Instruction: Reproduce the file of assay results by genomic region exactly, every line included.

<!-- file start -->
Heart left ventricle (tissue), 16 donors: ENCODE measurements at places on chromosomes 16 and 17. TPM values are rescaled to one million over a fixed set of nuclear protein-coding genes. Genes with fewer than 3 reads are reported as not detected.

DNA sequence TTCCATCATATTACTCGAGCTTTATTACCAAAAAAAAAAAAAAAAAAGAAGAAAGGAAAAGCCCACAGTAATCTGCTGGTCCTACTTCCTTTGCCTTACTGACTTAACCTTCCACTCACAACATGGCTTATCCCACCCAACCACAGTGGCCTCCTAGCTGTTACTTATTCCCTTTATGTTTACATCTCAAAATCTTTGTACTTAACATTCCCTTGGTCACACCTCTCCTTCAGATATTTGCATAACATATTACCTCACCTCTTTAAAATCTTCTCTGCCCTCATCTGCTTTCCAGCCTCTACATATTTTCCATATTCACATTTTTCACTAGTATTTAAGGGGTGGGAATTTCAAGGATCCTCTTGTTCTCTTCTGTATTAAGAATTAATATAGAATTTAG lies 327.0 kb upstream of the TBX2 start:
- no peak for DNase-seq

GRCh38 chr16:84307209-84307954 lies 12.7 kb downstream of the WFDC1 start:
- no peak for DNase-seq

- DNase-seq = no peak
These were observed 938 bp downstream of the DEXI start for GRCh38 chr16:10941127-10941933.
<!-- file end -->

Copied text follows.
Heart left ventricle (tissue), 16 donors: ENCODE measurements at places on chromosomes 16 and 17. TPM values are rescaled to one million over a fixed set of nuclear protein-coding genes. Genes with fewer than 3 reads are reported as not detected.

DNA sequence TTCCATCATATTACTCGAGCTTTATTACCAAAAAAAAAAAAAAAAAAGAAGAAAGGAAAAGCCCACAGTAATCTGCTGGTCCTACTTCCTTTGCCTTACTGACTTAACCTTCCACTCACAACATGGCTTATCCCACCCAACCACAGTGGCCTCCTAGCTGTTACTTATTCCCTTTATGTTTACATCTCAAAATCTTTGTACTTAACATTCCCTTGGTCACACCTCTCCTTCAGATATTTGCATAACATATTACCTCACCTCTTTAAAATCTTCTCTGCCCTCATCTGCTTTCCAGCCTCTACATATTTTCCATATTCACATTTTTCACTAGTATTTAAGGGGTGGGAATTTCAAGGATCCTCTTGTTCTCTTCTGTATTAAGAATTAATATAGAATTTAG lies 327.0 kb upstream of the TBX2 start:
- no peak for DNase-seq

GRCh38 chr16:84307209-84307954 lies 12.7 kb downstream of the WFDC1 start:
- no peak for DNase-seq

- DNase-seq = no peak
These were observed 938 bp downstream of the DEXI start for GRCh38 chr16:10941127-10941933.